By Chris Hamer
A reader in the Guardian recently posed the following question: “Will there ever be world government, and would we want it?”
Will there ever be world government? Yes, but it could be some time before we achieve it! The famous physicist Freeman Dyson guessed in his book ‘Weapons and Hope’ in 1984 that it might take from 50 to 400 years. That estimate would still seem reasonable today, 40 years later. Like nuclear fusion, the target keeps receding into the future as time goes on, unfortunately.
Would we want it? Yes, most definitely, provided it takes the right form, namely a democratic world federation. On the other hand, a world autocracy or tyranny would certainly be a catastrophic disaster. Democracy has to be a fundamental principle of any world government.
Why should we want it? The world is confronted by some huge global problems, including perennials like wars and invasions (as illustrated in Ukraine just recently), human rights abuses, global poverty and starvation, and 80 million refugees numbering about the population of France: plus new ones such as climate change and plastic pollution in our oceans. Dealing with the common problems of society such as these is the province of government, and hence we need a global government. The present UN system is doing its best, but is proving totally incapable of dealing with these issues.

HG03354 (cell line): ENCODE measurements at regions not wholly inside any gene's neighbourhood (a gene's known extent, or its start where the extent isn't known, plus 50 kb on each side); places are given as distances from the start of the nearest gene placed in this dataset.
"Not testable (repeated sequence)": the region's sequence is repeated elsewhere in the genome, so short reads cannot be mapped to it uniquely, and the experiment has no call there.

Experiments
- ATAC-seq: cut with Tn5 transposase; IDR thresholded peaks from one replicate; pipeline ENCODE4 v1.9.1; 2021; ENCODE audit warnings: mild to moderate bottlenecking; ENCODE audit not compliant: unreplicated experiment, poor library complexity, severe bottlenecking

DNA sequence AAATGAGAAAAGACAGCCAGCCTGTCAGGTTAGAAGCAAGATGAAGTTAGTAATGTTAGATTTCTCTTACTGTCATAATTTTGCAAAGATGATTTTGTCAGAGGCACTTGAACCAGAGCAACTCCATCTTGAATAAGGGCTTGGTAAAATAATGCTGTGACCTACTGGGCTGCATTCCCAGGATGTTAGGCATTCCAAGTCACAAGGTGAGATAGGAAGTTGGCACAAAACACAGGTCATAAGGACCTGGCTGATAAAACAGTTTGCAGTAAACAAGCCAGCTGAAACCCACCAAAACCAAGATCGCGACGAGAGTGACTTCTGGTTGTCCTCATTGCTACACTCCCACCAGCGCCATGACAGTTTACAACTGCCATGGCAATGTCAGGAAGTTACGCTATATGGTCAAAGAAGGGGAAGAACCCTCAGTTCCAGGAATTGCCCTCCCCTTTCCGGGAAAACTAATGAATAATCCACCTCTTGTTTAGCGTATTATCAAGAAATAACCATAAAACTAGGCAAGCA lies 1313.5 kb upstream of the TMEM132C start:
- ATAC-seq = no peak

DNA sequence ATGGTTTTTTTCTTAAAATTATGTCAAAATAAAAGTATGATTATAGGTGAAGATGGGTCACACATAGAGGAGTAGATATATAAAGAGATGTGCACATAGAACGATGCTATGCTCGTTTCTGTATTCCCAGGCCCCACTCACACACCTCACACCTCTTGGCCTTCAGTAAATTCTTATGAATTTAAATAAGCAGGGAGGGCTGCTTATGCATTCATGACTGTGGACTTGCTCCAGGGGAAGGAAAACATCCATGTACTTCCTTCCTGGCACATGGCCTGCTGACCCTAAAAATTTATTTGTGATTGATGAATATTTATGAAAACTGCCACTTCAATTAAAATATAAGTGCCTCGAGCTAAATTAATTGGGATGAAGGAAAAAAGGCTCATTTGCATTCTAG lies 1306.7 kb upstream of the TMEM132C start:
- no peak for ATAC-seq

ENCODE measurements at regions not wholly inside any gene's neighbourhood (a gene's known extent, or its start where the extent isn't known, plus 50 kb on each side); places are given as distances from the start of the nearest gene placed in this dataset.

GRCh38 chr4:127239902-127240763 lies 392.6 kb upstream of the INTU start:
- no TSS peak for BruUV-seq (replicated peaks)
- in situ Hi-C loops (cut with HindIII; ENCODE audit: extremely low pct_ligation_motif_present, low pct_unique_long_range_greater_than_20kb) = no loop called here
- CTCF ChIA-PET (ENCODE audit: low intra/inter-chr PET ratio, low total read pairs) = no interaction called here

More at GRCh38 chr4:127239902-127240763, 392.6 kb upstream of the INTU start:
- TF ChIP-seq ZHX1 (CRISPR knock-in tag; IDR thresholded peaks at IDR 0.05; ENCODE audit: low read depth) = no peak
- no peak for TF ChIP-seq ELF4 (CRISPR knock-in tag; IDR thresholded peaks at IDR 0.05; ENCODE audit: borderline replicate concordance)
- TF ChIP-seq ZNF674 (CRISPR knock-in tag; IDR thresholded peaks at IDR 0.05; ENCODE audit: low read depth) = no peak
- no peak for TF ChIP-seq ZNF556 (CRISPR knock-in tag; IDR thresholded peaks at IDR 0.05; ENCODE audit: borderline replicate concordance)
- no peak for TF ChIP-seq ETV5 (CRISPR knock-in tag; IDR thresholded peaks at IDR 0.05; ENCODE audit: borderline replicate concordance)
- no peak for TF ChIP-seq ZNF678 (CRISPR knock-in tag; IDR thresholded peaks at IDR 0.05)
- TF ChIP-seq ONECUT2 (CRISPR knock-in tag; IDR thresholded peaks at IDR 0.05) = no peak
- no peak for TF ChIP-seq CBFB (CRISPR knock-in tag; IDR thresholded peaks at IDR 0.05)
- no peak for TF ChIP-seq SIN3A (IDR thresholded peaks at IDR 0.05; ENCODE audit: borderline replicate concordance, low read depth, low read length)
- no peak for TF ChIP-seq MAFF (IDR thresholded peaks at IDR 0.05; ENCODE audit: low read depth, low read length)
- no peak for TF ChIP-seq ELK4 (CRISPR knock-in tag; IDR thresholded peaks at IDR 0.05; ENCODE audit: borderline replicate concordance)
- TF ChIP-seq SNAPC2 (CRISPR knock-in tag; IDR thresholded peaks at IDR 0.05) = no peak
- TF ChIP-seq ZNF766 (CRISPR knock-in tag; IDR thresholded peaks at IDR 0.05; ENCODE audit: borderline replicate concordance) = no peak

Why is world federation so difficult to achieve? There are some major difficulties in the way, such as the fierce attachment of each nation to its own sovereignty, and the fear of world tyranny aroused by novels such as ‘1984’ or ‘Brave New World’, which makes about one third of the population instinctively recoil from any mention of world government. And most importantly, not all the countries of the world are democratic. A world federation including autocracies would involve intolerable anomalies, including severe human rights abuses. So we may have to wait until the whole world embraces democracy.
How do we get there? The Europeans have shown the way. Starting with a small core group of nations, the original Six, and with limited initial objectives, the European Coal and Steel Community, they have evolved over time through successive Treaties towards the present European Union, and will eventually achieve a full European Federation, as envisaged from the beginning by Jean Monnet and his collaborators. Hopefully, we can begin a similar process at the global level. And since democracy has to be a basic principle, the initial core members should be democracies, in my view at least.